The workshop will convene a panel of experts from academe, industry, and government to develop a vision of how a future nanotechnology infrastructure support program could be structured, and to determine the key needs for the broad user communities over the coming decade.
Scientists have discovered a new method to efficiently generate and control currents based on the magnetic nature of electrons in semi-conducting materials, offering a radical way to develop a new generation of electronic devices.
Cyborg technology is bringing us real-life electronic skin, prosthetics and ultra-flexible circuits. Now taking this human-machine concept to an unprecedented level, pioneering scientists are working on the seamless marriage between electronics and brain signaling with the potential to transform our understanding of how the brain works - and how to treat its most devastating diseases.
Wrapping wound dressings around fingers and toes can be tricky, but for burn victims, guarding them against infection is critical. Today, scientists are reporting the development of novel, ultrathin coatings called nanosheets that can cling to the body's most difficult-to-protect contours and keep bacteria at bay.
High-tech specks called quantum dots could bring brighter, more vibrant color to mass market TVs, tablets, phones and other displays. Today, a scientist will describe a new technology called 3M quantum dot enhancement film (QDEF) that efficiently makes liquid crystal display (LCD) screens more richly colored.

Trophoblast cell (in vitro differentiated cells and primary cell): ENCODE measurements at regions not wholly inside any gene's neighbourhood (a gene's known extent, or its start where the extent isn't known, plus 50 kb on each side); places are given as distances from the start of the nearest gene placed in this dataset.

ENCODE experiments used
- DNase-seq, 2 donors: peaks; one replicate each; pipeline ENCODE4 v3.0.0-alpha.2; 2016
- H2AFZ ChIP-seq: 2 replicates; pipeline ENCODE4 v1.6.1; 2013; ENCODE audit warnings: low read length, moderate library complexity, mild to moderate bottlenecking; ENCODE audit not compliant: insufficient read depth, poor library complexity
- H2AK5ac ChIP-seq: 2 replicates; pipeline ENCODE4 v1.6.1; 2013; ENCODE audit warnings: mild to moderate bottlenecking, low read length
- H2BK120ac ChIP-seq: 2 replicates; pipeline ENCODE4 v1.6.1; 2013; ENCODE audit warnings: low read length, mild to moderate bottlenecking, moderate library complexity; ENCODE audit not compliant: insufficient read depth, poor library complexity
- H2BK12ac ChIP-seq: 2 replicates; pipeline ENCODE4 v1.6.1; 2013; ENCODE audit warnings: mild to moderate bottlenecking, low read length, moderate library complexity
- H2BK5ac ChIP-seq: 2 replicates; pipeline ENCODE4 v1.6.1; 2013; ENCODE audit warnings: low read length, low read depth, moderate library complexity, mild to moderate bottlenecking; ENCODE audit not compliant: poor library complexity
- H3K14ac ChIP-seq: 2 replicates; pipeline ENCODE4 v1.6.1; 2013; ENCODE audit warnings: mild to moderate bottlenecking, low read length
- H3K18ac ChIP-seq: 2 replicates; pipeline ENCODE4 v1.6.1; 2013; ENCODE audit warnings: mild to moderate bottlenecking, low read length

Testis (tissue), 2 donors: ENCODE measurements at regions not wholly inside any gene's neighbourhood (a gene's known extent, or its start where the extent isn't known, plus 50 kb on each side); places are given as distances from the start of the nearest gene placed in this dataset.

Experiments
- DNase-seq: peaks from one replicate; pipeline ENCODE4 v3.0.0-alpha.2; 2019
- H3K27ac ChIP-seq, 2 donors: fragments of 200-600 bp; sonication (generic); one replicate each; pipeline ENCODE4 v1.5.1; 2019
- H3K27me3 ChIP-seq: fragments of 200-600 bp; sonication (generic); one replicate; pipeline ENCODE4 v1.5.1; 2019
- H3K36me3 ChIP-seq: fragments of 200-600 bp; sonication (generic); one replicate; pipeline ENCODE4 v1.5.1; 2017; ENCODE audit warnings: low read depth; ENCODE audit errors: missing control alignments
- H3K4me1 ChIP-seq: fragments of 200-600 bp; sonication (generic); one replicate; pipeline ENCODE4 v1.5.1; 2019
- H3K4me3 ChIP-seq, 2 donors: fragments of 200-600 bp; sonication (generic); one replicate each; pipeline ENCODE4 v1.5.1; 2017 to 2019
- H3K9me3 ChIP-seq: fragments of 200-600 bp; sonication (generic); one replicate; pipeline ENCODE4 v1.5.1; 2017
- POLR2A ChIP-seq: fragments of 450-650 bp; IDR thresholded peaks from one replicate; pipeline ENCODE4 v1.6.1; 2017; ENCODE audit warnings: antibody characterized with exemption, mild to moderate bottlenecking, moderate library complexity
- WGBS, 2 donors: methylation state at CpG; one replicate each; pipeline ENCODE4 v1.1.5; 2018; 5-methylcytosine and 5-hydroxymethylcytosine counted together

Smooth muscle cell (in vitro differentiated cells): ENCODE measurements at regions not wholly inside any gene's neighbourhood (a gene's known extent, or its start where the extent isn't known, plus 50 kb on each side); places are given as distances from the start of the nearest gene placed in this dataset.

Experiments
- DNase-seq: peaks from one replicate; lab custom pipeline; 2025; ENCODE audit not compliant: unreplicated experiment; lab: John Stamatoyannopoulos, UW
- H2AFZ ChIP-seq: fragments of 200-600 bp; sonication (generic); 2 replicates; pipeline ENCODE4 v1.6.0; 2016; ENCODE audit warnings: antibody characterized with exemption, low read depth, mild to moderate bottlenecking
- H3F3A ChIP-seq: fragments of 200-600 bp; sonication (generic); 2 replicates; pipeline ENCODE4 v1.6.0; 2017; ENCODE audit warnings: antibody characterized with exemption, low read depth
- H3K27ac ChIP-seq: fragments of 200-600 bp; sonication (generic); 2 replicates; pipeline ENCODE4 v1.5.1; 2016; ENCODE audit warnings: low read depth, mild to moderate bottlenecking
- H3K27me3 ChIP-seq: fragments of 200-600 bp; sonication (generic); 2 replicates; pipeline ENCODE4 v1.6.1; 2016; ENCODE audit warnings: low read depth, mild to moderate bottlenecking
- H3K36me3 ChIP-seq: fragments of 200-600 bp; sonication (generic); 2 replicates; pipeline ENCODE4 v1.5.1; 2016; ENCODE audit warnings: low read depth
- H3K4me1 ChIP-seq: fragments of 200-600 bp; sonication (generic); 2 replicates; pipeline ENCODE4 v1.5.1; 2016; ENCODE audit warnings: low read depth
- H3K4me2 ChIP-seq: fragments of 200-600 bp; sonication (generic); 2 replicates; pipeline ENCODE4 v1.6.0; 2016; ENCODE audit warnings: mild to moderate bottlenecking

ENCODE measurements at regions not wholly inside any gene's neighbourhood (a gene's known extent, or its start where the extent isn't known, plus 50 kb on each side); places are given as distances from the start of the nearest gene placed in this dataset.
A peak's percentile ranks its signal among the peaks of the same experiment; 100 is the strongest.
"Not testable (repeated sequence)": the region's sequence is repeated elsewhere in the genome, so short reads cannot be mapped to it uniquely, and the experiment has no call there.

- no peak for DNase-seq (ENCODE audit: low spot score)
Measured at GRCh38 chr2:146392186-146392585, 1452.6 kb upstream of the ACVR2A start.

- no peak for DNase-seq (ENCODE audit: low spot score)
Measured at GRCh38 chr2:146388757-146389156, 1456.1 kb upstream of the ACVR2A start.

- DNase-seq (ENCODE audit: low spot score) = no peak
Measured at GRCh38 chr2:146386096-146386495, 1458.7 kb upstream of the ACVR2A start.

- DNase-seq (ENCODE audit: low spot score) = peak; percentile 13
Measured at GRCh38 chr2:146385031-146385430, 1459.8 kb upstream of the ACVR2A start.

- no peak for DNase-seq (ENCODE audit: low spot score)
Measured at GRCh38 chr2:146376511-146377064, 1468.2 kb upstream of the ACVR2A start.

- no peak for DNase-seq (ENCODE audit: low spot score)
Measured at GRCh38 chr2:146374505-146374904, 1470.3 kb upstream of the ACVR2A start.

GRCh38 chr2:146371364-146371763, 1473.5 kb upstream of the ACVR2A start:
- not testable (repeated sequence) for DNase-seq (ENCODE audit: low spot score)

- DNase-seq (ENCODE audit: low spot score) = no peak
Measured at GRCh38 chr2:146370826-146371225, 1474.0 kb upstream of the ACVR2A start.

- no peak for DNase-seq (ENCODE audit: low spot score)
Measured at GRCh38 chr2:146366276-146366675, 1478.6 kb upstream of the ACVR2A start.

The U.S. Defense Department recently named Jian Luo, professor of nanoengineering and materials science and engineering at the University of California, San Diego as one of 10 new National Security Science and Engineering Faculty Fellows (NSSEFF). The award provides up to $3 million over five years to develop a new materials design tool called interfacial phase diagrams.
The University of California, San Diego's Nanofabrication Cleanroom Facility is the first institution to obtain a novel dual-beam microscope, with an adaptation for use at cryogenic temperatures. The new microscope will enable research among a highly diverse user base, ranging from materials science to structural and molecular biology.